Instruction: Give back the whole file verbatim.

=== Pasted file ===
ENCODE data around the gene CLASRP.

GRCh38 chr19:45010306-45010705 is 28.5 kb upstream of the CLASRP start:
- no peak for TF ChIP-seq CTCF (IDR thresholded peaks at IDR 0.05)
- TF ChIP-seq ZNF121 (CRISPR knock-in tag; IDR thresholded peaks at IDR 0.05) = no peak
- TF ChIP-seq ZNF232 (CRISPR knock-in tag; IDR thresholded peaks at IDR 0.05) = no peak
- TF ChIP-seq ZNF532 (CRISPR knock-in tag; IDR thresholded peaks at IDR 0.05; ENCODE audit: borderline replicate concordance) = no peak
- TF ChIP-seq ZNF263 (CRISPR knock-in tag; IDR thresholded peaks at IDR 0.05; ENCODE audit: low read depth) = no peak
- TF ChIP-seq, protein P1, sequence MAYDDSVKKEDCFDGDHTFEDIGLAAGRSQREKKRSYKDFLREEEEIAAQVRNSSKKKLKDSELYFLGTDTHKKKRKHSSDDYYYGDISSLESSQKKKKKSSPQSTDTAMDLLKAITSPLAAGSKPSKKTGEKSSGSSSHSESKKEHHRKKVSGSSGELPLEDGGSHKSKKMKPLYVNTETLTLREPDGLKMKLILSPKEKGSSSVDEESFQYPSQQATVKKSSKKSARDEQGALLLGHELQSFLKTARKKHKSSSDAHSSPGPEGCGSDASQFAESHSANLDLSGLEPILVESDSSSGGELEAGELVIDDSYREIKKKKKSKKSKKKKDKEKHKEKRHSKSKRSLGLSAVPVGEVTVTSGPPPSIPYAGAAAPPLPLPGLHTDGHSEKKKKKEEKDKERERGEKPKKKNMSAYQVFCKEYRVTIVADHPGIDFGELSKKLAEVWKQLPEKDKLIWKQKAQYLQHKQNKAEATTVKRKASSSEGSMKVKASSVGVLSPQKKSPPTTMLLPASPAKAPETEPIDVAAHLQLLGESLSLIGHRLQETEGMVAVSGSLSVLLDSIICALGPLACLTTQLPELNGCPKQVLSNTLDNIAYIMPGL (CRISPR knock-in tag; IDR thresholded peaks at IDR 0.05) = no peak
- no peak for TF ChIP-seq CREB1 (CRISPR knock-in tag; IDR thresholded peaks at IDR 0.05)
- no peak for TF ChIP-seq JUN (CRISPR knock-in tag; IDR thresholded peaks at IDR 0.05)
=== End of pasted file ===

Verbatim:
ENCODE data around the gene CLASRP.

GRCh38 chr19:45010306-45010705 is 28.5 kb upstream of the CLASRP start:
- no peak for TF ChIP-seq CTCF (IDR thresholded peaks at IDR 0.05)
- TF ChIP-seq ZNF121 (CRISPR knock-in tag; IDR thresholded peaks at IDR 0.05) = no peak
- TF ChIP-seq ZNF232 (CRISPR knock-in tag; IDR thresholded peaks at IDR 0.05) = no peak
- TF ChIP-seq ZNF532 (CRISPR knock-in tag; IDR thresholded peaks at IDR 0.05; ENCODE audit: borderline replicate concordance) = no peak
- TF ChIP-seq ZNF263 (CRISPR knock-in tag; IDR thresholded peaks at IDR 0.05; ENCODE audit: low read depth) = no peak
- TF ChIP-seq, protein P1, sequence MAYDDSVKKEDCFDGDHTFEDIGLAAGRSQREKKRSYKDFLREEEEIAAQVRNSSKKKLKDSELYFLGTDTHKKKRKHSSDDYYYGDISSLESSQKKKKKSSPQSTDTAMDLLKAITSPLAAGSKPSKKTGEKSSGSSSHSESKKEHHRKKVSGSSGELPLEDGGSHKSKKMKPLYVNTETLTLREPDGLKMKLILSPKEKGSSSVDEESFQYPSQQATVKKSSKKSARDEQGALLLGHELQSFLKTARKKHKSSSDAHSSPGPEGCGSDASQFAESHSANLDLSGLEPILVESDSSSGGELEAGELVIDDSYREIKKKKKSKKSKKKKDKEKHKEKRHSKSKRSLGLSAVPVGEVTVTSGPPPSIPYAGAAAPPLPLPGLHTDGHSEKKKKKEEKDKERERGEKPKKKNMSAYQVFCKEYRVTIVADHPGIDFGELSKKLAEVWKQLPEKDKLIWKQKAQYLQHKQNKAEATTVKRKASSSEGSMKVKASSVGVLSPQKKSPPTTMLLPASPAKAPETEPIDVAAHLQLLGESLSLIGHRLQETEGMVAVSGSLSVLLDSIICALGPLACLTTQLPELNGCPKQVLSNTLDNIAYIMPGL (CRISPR knock-in tag; IDR thresholded peaks at IDR 0.05) = no peak
- no peak for TF ChIP-seq CREB1 (CRISPR knock-in tag; IDR thresholded peaks at IDR 0.05)
- no peak for TF ChIP-seq JUN (CRISPR knock-in tag; IDR thresholded peaks at IDR 0.05)